A BLUEBELL WOOD IN ENGLAND. YES, THEY STILL EXIST!
In my previous post, I was being tongue in cheek when I wrote, "Oh to be in Bismarck, now that spring is here." It is a takeoff on Robert Browning's famous poem. Spring in Bismarck will never, never, ever equal spring in England (although I have never been there, I have read and dreamed about spring in England.)
HOME THOUGHTS FROM ABROAD
Robert Barrett Browning
Oh to be in England,
Now that April's there,
And whoever wakes in England,
Sees, some morning, unaware,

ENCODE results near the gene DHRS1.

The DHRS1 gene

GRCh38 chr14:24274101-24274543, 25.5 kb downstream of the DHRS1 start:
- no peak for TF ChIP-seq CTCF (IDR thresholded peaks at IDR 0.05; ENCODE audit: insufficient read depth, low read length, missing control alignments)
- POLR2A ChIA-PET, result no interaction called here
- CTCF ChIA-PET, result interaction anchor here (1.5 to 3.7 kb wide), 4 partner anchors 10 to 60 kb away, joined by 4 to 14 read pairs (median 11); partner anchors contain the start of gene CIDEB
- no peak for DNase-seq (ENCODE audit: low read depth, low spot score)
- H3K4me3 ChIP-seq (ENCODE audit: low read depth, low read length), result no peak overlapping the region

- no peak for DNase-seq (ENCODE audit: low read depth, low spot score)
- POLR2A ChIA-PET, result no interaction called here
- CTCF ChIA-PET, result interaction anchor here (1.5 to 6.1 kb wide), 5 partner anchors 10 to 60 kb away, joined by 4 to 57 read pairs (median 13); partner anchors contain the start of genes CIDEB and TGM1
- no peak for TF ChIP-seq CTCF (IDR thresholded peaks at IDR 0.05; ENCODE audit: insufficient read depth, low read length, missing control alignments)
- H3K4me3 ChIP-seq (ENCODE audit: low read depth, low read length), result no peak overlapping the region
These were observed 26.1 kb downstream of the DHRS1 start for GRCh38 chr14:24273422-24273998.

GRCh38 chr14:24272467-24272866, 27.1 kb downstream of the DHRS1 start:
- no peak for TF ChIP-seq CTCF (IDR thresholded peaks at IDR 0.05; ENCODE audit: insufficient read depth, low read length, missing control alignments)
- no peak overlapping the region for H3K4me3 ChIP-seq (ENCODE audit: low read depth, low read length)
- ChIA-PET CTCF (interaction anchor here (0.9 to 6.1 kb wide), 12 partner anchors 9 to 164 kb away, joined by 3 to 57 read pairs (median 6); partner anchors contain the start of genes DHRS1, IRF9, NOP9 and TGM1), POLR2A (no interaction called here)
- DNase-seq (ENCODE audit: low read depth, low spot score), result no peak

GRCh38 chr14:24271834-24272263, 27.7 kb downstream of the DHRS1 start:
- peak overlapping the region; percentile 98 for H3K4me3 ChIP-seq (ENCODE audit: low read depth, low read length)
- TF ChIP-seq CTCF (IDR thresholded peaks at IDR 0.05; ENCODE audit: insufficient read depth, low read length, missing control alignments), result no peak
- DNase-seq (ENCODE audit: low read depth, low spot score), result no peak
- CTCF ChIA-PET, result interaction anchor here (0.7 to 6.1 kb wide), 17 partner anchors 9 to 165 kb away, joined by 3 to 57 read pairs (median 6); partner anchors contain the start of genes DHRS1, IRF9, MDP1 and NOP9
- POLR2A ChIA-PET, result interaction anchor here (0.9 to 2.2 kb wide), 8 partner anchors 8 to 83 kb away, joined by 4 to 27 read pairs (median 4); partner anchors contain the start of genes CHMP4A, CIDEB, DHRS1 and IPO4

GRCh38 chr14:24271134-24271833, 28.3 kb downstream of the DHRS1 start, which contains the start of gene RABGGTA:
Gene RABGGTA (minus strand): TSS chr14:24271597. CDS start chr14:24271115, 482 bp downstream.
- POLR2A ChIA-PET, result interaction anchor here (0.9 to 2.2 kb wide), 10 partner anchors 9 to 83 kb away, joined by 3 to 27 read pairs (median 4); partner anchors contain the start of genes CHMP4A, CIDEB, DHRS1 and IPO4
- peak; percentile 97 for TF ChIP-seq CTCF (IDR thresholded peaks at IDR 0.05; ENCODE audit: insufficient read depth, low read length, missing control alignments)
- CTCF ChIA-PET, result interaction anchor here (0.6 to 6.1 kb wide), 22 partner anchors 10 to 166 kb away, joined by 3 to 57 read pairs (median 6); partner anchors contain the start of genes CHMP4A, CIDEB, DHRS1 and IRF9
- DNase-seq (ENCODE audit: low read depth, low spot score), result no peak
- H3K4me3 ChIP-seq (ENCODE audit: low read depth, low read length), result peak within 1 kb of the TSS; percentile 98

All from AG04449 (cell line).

That the lowest boughs and the brushwood sheaf
Round the elm-tree bole are in tiny leaf,
While the chaffinch sings on the orchard bough
In England - now!
And after April, when May follows,
And the whitethroat builds, and all the swallows!
Hark, where my blossomed pear-tree in the hedge,
Leans to the field and scatters on the clover,
Blossoms and dewdrops - at the bent spray's edge -
That's the wise thrush; he sings each song twice over,
Lest you should think he never could recapture
The first fine careless rapture!
And though the fields look rough with hoary dew,
All will be gay when the noontide wakes anew
The buttercups, the little children's dower -
Far brighter than this gaudy melon-flower!
Oh to be in England, now that April's here;
We'll go down the local pub,
and get pissed on English beer.
And send our sons to boys' schools,
so that they can turn out queer!
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